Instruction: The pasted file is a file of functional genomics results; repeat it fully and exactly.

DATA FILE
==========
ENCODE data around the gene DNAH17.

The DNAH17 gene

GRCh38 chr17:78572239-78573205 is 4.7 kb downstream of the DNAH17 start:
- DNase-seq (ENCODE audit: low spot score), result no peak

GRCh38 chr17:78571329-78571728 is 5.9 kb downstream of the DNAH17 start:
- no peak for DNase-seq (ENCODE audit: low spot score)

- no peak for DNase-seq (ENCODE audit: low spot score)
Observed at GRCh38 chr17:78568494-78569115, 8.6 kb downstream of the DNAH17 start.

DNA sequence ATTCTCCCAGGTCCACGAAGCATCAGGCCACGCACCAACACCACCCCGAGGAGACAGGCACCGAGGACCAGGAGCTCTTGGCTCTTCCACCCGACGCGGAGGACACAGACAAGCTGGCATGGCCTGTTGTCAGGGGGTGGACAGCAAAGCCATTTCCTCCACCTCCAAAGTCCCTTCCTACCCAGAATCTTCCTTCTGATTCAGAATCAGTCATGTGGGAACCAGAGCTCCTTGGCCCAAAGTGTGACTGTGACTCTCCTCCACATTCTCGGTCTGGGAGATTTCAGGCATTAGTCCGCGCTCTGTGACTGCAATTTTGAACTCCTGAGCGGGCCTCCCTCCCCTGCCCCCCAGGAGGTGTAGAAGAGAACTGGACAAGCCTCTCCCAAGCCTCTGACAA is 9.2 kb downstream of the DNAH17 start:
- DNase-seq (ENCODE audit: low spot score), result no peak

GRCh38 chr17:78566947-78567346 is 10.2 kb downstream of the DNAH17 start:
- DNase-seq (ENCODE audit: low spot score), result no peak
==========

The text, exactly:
ENCODE data around the gene DNAH17.

The DNAH17 gene

GRCh38 chr17:78572239-78573205 is 4.7 kb downstream of the DNAH17 start:
- DNase-seq (ENCODE audit: low spot score), result no peak

GRCh38 chr17:78571329-78571728 is 5.9 kb downstream of the DNAH17 start:
- no peak for DNase-seq (ENCODE audit: low spot score)

- no peak for DNase-seq (ENCODE audit: low spot score)
Observed at GRCh38 chr17:78568494-78569115, 8.6 kb downstream of the DNAH17 start.

DNA sequence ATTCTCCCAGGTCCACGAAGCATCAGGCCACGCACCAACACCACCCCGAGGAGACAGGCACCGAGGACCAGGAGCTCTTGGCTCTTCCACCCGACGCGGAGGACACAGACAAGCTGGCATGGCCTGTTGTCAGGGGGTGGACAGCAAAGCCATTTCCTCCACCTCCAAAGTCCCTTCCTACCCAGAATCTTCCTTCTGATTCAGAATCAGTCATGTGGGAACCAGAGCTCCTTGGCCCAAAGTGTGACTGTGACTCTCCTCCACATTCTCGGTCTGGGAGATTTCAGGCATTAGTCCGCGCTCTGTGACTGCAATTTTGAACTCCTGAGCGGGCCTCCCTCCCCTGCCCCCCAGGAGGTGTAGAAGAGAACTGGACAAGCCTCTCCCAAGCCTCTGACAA is 9.2 kb downstream of the DNAH17 start:
- DNase-seq (ENCODE audit: low spot score), result no peak

GRCh38 chr17:78566947-78567346 is 10.2 kb downstream of the DNAH17 start:
- DNase-seq (ENCODE audit: low spot score), result no peak